Talkingpointsmemo dredges up Congressman Paul’s statements regarding the NAFTA Superhighway to paint him as a rabid conspiracy theorist:
Ron Paul denies he has anything to do with the fringe extremism published under his name in a series of newsletters and there’s little in his public rhetoric to link him to many of the most offensive passages. But the conspiracy theories he does talk up personally are plenty eye-opening on their own.
The most notable of recent years has been an elaborate international plot to build a highway connecting the United States, Canada, and Mexico as a prerequisite for creating a combined state, the North American Union, with its own currency.
The above theory — which is entirely fictitious — isn’t some issue at the margins of Paul’s campaign, either, it was a central part of his 2008 platform. He included a section about it on his official candidate website:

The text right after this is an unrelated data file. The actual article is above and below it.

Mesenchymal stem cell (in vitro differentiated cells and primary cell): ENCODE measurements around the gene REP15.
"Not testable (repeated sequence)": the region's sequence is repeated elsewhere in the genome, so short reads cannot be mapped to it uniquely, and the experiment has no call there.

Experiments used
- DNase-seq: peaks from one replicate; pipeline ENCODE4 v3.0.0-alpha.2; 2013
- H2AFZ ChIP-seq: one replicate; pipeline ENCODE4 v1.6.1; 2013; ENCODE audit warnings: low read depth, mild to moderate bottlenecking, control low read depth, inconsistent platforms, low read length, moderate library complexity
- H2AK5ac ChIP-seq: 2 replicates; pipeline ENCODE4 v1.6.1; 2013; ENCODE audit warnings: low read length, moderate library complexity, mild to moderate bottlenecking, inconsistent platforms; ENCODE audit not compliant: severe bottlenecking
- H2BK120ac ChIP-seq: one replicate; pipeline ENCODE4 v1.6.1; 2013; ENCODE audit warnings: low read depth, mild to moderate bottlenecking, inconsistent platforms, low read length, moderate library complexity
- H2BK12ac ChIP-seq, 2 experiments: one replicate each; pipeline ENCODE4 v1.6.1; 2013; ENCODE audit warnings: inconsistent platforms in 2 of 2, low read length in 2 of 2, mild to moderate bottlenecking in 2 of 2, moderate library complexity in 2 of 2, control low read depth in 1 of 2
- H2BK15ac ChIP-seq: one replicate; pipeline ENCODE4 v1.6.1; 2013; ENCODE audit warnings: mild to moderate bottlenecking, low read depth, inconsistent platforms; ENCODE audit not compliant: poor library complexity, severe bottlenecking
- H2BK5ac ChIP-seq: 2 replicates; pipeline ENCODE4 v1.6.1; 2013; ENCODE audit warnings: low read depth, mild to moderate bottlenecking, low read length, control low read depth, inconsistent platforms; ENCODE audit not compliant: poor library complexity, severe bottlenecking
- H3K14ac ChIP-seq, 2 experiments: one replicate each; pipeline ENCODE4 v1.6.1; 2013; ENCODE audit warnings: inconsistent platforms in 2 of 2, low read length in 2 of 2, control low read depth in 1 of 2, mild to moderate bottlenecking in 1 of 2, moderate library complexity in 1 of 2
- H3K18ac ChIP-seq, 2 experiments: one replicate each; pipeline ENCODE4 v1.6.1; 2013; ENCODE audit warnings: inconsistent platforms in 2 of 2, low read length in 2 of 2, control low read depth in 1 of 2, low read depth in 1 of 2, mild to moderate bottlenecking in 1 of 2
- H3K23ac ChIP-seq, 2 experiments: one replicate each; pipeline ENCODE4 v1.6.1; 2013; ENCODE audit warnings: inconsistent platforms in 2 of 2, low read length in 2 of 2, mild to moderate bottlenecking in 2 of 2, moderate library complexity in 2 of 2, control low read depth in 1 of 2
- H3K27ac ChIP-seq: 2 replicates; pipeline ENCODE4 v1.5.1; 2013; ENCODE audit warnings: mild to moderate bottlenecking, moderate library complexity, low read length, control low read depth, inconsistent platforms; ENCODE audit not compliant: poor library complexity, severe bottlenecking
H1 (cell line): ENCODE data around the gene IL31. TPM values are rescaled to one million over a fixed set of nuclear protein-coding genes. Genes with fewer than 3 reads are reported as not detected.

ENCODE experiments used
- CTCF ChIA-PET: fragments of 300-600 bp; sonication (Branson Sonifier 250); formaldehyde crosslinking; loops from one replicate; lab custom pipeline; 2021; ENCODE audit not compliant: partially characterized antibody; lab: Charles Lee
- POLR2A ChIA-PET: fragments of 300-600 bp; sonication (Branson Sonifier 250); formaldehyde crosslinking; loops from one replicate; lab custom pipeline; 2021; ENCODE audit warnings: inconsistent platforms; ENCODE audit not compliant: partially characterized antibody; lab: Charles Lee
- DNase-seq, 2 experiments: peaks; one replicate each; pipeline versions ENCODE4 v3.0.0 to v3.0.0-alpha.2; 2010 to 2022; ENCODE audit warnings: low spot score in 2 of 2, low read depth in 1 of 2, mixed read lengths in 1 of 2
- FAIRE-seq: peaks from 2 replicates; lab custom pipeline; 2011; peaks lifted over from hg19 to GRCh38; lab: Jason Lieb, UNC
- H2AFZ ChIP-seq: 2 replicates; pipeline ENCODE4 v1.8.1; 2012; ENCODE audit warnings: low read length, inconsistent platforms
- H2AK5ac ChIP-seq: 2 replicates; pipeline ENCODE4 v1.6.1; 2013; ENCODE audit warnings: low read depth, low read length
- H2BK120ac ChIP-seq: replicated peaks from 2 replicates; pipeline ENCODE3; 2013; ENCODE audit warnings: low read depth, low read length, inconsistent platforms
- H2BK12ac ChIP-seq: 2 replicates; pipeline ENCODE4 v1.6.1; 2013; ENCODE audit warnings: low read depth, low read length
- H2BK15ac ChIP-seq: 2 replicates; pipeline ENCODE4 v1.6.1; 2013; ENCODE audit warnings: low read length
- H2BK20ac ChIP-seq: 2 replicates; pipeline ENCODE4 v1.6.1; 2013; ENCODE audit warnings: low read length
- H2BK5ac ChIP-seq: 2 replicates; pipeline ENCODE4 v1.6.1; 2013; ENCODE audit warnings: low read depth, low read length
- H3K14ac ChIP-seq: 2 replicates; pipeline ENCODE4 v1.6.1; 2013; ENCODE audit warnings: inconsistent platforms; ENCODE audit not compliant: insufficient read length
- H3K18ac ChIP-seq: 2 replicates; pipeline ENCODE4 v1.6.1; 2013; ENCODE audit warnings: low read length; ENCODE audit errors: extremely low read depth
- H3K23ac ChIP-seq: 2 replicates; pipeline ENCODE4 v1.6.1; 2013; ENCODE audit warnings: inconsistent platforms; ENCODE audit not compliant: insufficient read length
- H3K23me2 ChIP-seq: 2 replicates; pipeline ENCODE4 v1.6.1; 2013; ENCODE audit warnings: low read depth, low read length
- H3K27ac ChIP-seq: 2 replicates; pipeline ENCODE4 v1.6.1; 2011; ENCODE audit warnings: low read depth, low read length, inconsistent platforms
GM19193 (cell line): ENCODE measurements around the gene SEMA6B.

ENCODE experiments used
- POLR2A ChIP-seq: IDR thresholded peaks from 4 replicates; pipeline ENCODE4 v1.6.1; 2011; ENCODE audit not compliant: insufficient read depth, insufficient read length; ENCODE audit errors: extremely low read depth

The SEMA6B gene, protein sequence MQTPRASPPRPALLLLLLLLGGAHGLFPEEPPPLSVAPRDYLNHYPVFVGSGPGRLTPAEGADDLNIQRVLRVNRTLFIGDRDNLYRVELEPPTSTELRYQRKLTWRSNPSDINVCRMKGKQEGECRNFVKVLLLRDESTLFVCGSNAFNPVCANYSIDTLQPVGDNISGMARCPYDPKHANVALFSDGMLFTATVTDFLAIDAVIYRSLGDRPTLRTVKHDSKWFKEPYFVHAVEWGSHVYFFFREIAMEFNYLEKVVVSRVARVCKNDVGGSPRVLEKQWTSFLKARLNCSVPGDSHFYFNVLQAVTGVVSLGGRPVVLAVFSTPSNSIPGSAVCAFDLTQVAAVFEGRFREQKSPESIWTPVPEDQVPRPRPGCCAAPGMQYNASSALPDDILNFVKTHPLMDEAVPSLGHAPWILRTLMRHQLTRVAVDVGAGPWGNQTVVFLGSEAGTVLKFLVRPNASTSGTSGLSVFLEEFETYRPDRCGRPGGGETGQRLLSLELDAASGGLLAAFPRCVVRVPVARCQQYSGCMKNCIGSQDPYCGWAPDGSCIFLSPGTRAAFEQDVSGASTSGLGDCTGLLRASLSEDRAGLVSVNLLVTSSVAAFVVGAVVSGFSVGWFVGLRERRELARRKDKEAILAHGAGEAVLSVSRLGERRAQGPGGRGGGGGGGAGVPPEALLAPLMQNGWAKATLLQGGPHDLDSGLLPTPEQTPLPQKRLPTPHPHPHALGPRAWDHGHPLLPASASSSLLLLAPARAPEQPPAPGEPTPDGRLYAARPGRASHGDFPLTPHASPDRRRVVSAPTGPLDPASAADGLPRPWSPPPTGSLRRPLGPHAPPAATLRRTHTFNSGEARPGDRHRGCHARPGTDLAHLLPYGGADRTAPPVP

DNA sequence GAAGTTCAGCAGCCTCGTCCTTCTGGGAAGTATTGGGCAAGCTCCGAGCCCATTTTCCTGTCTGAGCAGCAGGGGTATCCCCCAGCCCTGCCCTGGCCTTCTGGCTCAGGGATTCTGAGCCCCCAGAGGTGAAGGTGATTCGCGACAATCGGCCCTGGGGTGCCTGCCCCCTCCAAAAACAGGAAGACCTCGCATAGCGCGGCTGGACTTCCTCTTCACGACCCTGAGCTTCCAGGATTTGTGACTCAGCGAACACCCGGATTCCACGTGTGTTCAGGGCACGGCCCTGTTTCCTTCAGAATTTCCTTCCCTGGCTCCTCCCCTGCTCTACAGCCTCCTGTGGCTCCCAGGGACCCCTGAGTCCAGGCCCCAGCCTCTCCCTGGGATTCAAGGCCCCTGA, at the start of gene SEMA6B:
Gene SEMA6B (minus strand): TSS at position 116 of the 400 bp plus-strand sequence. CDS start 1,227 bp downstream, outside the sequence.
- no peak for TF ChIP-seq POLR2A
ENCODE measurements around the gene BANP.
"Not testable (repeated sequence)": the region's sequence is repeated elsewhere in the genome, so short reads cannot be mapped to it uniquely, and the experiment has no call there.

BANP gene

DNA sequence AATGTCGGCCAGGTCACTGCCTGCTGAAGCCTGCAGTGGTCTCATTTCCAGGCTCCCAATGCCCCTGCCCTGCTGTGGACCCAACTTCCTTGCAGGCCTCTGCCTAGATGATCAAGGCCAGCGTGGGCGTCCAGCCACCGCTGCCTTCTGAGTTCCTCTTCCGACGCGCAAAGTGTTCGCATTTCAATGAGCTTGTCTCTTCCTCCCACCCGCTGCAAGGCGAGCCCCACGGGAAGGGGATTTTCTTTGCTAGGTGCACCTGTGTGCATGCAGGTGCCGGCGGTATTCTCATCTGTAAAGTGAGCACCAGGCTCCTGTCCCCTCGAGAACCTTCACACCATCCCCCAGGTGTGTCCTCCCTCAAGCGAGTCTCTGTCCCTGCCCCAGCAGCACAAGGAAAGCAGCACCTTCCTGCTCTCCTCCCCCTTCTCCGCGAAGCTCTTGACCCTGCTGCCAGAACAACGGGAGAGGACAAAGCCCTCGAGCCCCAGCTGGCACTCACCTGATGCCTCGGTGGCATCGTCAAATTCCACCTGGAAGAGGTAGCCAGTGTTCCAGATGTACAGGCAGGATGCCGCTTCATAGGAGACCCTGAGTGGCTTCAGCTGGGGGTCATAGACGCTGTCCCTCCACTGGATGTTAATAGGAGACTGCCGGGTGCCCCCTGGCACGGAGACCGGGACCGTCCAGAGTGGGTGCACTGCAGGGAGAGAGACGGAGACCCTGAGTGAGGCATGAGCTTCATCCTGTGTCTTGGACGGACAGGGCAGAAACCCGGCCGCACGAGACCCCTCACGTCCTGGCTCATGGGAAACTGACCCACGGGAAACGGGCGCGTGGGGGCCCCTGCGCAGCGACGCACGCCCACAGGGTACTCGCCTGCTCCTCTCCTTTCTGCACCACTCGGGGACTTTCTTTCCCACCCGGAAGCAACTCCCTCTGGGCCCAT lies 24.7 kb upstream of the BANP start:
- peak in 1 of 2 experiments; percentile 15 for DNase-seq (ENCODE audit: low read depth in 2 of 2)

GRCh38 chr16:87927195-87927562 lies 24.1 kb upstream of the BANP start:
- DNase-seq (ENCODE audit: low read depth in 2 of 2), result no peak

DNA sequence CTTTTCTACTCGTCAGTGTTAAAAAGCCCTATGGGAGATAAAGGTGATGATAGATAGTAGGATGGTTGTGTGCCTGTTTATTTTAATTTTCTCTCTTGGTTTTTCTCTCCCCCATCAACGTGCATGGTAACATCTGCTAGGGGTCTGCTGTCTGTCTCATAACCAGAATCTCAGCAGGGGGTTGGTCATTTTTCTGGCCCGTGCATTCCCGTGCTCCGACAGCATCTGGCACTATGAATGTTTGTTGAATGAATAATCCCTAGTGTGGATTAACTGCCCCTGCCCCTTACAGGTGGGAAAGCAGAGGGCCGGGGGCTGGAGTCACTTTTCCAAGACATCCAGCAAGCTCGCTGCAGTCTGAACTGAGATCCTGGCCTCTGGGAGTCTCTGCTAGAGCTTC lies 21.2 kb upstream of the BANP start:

“NAFTA’s superhighway is just one part of a plan to erase the borders between the U.S. and Mexico, called the North American Union. This spawn of powerful special interests, would create a single nation out of Canada, the U.S. and Mexico, with a new unelected bureaucracy and money system. Forget about controlling immigration under this scheme.”
The NAFTA superhighway has long been a popular icon in conspiracy theory circles, much to the chagrin of various elected officials working on actual unrelated highway issues. Rick Perry caught a lot of heat over his attempt to build a Trans-Texas Corridor from critics who believed it was part of the grand plot, among them Ron Paul, who took to extremist Lew Rockwell’s site to denounce the effort. It got so bad that Perry had to deny the plot in an interview with right-wing news site Human Events in 2006.
[continues at Talkingpointsmemo]
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